It's a common concern among men who are diagnosed with testicular cancer. Will I be able to have children in the future?
So what are the effects of testicular cancer and its treatment on fertility?
Journalists: Broadcast-quality video (0:59) is in the downloads at the end of this post. Please courtesy: "Mayo Clinic News Network." Read the script.
"When we first evaluate men with a new suspected testicular cancer, we do talk about fertility," says Dr. Bradley Leibovich, a urologic oncologist at Mayo Clinic.
Dr. Leibovich says it's one of the top questions he hears from men with testicular cancer: Can I still have kids?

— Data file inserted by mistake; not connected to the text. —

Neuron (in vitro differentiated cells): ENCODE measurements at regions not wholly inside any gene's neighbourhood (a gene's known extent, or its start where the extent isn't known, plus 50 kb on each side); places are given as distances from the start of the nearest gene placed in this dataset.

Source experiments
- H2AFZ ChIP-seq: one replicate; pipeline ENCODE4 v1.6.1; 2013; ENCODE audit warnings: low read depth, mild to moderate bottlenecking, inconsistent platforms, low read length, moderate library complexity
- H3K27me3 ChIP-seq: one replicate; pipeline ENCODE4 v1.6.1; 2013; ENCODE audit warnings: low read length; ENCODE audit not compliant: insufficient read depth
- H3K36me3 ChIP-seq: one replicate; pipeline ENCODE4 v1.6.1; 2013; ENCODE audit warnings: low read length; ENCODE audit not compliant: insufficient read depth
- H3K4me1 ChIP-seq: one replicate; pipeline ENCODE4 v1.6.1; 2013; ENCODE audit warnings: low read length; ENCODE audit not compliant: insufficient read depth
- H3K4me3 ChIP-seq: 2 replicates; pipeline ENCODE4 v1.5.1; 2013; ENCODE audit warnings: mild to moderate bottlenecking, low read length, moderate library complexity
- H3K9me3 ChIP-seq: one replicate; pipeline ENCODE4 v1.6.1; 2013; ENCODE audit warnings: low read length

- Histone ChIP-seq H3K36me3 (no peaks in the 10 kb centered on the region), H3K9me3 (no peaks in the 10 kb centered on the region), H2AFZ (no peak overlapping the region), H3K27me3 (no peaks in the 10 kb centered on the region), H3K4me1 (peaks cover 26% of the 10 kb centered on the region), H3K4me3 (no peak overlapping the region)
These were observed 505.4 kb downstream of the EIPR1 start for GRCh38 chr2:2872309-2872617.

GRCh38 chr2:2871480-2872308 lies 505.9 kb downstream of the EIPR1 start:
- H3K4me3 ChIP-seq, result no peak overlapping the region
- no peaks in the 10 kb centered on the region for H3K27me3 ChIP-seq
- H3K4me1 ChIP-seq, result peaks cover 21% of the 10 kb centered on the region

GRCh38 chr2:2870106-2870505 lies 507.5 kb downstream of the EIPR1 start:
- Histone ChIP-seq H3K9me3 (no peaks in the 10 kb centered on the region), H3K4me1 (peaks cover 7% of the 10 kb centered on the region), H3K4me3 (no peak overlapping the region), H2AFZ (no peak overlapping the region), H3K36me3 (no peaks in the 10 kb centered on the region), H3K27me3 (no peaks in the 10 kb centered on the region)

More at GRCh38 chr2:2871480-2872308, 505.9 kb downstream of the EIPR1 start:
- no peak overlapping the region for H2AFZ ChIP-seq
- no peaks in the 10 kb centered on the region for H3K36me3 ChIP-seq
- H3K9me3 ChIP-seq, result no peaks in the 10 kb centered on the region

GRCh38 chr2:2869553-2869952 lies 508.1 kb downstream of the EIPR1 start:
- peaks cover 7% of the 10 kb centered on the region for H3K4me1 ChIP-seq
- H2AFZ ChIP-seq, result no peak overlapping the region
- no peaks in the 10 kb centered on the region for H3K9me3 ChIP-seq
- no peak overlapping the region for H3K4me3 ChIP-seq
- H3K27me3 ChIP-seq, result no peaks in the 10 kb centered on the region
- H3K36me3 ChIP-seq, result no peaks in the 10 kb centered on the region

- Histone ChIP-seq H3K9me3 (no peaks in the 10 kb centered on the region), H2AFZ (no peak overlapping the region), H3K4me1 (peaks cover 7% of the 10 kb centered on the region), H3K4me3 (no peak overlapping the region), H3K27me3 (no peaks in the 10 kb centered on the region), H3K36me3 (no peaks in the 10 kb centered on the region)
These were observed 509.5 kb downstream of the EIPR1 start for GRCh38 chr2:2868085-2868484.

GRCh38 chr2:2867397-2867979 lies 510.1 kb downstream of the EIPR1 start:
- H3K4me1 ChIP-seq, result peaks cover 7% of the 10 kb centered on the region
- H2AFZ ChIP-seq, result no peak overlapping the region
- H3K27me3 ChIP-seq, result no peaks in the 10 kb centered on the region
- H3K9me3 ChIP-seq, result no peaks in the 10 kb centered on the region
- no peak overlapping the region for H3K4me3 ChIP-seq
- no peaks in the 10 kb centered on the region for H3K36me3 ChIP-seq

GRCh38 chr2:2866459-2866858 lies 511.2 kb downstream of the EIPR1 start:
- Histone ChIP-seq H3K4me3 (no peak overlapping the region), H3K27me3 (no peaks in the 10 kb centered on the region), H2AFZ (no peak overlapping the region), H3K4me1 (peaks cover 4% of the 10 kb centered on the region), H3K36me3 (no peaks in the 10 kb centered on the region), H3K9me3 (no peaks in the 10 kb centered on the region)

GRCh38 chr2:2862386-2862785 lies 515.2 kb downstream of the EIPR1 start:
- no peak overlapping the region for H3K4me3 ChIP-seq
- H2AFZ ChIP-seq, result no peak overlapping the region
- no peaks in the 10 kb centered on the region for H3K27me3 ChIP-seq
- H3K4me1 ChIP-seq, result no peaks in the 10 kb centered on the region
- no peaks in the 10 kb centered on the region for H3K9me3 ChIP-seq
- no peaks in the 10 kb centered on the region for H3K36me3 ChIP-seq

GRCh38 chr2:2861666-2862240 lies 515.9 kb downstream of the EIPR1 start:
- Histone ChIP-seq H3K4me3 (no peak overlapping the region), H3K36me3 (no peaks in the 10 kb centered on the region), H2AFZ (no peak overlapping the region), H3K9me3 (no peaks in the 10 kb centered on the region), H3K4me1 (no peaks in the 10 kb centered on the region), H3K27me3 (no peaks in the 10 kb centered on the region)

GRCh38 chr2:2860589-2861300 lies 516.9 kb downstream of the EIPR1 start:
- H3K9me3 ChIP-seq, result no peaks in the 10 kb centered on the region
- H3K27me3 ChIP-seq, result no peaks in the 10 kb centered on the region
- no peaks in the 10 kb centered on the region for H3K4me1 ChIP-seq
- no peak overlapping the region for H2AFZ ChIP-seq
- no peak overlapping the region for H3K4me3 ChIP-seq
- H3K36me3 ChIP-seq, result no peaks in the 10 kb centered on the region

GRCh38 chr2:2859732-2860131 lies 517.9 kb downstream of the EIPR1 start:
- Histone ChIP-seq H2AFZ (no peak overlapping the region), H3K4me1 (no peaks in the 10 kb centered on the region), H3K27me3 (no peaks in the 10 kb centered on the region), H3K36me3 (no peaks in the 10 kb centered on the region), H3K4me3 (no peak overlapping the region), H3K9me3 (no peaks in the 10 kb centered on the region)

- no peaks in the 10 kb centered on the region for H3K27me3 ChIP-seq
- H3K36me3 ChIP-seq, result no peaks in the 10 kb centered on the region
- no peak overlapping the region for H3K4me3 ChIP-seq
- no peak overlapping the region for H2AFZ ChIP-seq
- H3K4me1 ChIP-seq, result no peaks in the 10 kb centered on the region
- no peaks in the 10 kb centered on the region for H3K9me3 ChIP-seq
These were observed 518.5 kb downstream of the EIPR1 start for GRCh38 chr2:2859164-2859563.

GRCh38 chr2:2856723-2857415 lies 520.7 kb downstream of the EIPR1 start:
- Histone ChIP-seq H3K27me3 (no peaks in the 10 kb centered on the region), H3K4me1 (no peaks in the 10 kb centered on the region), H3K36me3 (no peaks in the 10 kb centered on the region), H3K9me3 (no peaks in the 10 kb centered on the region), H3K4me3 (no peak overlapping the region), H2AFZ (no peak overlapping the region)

"Men with testicular cancer have fertility concerns because the testicular cancer itself can impact fertility and our treatments can impact fertility. So the first thing we do with men that are interested in preserving fertility is talk about sperm banking," says Dr. Leibovich.
One side effect of surgery, chemotherapy, radiation and other cancer treatments can be infertility, which is why it's important for men who still want to have children after their cancer is cured to save their sperm before they start treatment.
"Fertility issues we normally address up front by assuring that men sperm bank, so it's rare that's a long-term concern for men," he says.
Another concern is lower levels of testosterone, a hormone produced primarily in the testicles.
"Most men have normal testosterone levels with just one testicle. For men that do wind up with a lower level of testosterone, it's really easy to replace," says Dr. Leibovich.
Under the guidance of a healthcare professional, testosterone replacement therapy, in the form of injections, pills, patches or gels, can restore normal testosterone levels in men.